Podiatry and Chiropody 



Why should you see a Podiatrist? 

About 80% of the population aged over 60 will have experienced some type of foot problem. 
Increasing age causes tendons to stretch too far and become lax, causing poor ankle and arch support. 
Circulation becomes slower which causes nails to grow slower, but also affects the body’s’ capability to deal with simple infections. 
The skin dries out with age , especially women who are going through menopause, and produces less of its natural oils. This can lead to dry skin and small cracks, especially at the heels where the density of grease producing glands is at it’s lowest. 
Nails grow thicker in response to constant damage from wearing shoes, and the nails can also grow curved as a direct result of shoe and toe position. 
Also years of pressure from shoes can also produce corns and hard skin, combined with the loss of natural fatty padding in the feet and over the joints, this can become painful.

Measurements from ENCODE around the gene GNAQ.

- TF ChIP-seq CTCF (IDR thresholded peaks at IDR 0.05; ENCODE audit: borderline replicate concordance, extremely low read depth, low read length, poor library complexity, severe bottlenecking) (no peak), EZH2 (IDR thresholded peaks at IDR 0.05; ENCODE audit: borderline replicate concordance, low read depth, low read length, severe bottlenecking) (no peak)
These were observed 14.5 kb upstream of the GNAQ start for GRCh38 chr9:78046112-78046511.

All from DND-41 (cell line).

Older feet may be more prone to sores and ulcers, especially if diabetic where the normal sensitivity to pain is lost or reduced, along with damage to tiny blood vessels if diabetes is not well controlled. 
One person in 50 will develop osteoarthritis in the feet, mainly in the toes, and across the mid foot due to the damage of cartilage and over use, especially when combined with poor footwear, ligament laxity, and genetic disposition. 
Younger people can also have problems, normally involving ingrowing toe nails, verrucas, heel pain and associated sports/dance or biomechanical injury. 
Some children are also naturally over flexible and this causes some rolling in the feet and knees. Or some others can be too tight and this can cause soft tissue pain in the legs and feet. 
I have managed all the above conditions during my 32 years experience in the NHS and private practice and will continue to help with combined use of physical treatments along with insoles and advice. I hope to keep the people of Castle Bromwich area on their feet a lot longer! 
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